John Glenn, a trailblazing astronaut who broke the glass ceiling twice by becoming the first American to orbit the Earth and the first senior citizen to venture into space, has died aged 95.
NASA tweeted immediately after his death was announced by the Ohio State University
We are saddened by the loss of Sen. John Glenn, the first American to orbit Earth. A true American hero. Godspeed, John Glenn. Ad astra. pic.twitter.com/89idi9r1NB— NASA (@NASA) December 8, 2016
Glenn died yesterday at the James Cancer Hospital in Columbus, Ohio, where he was hospitalised for more than a week, the John Glenn College of Public Affairs announced. The former astronaut had been battling health issues after suffering a stroke a few years ago. He had also undergone a heart valve replacement surgery in 2014.
“With John’s passing, our nation has lost an icon and Michelle and I have lost a friend. John spent his life breaking barriers, from defending our freedom as a decorated Marine Corps fighter pilot in World War II and Korea, to setting a transcontinental speed record, to becoming, at age 77, the oldest human to touch the stars,” President Barack Obama said in a statement.
Glenn, a decorated combat veteran and test pilot who gained worldwide fame as the first American to orbit the Earth, went on to become a US senator and in the autumn of his life returned to space aboard the shuttle Discovery. Glenn, who circled the earth three times, was the the third US astronaut in space. He was the first to get into orbit.
John Glenn lifted the hopes of a nation when he orbited the Earth, and his contributions will forever be remembered: https://t.co/l3neUbeuA3 pic.twitter.com/HIWOudvCjn— NASA (@NASA) December 8, 2016
Glenn, who was known for his small-town decency and calm heroics, was the last of the original Mercury 7 astronauts who launched the US space programme. He later served for four terms as a Democratic senator from Ohio. On February 20, 1962, when Glenn rocketed into space, it was momentous and nerve-racking.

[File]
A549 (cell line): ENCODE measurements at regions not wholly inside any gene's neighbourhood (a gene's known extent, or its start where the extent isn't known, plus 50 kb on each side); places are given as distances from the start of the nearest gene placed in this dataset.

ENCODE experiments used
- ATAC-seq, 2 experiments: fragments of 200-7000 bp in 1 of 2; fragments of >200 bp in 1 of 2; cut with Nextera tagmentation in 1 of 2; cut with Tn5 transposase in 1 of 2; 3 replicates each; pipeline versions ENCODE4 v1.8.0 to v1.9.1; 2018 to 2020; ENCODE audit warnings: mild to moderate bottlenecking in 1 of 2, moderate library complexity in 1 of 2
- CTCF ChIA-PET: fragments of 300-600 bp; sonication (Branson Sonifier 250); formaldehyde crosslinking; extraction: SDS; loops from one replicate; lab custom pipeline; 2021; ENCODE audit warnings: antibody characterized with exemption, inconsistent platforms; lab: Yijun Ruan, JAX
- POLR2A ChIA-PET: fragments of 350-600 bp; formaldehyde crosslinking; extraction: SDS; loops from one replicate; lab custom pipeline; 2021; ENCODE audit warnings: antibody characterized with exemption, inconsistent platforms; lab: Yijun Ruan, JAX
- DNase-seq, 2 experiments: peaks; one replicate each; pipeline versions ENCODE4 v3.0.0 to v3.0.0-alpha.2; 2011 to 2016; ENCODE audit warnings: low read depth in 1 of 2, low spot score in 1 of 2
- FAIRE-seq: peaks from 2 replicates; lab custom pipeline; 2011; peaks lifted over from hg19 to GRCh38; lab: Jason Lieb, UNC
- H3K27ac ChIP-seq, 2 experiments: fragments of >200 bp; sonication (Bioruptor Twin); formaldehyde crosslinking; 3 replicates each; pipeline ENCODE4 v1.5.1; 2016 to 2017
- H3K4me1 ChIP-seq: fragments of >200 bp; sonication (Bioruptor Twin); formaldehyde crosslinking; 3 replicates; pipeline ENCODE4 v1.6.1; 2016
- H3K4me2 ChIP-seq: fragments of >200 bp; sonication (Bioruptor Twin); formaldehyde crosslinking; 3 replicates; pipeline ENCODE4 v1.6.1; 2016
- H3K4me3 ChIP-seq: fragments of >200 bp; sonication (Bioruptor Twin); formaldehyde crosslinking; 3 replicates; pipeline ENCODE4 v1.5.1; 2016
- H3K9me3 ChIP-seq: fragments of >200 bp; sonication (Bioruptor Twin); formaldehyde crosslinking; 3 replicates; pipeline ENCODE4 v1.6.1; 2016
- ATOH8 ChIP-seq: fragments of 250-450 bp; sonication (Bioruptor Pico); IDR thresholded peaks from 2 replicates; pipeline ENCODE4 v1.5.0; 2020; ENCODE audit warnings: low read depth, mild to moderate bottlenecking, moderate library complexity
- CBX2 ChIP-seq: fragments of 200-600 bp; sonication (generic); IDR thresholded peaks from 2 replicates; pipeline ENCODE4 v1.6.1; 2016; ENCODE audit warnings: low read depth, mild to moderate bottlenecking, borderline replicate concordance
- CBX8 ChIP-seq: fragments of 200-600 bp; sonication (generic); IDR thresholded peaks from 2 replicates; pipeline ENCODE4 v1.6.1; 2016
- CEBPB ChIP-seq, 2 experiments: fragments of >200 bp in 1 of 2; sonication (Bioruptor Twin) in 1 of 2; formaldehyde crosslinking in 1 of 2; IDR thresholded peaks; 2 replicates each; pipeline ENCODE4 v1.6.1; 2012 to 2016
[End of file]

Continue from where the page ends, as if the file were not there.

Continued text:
Space travel was in its infancy. Every launch and mission captivated the imagination of America. He made history a second time in 1998, when he returned to space decades later at the age of 77 only to become the oldest person sent into space. Glenn was a highly-decorated Marine who flew 59 combat missions in the South Pacific during World War II.
During the Korean War, he flew 90 combat missions, using different models of new jet fighters. In 1974, he was elected to represent Ohio in the US Senate. Two years later, Glenn’s name was among the potential running mates for Democratic presidential nominee Jimmy Carter, but the former US President ended up picking Senator Walter Mondale of Minnesota.
We remember American legend Sen. John Glenn. Statement from our Administrator Charles Bolden on Glenn’s passing: https://t.co/xkmGSjLnOO pic.twitter.com/x63ZAvNUhm— NASA (@NASA) December 8, 2016
He also campaigned in the Democratic primary for the 1984 presidential election, but ended up losing to Mondale. He was awarded the Presidential Medal of Freedom, the country’s highest civilian honour, in 2012, by President Barack Obama.
Donald Trump also took to Twitter to mourn his death:
Today we lost a great pioneer of air and space in John Glenn. He was a hero and inspired generations of future explorers. He will be missed.— Donald J. Trump (@realDonaldTrump) December 8, 2016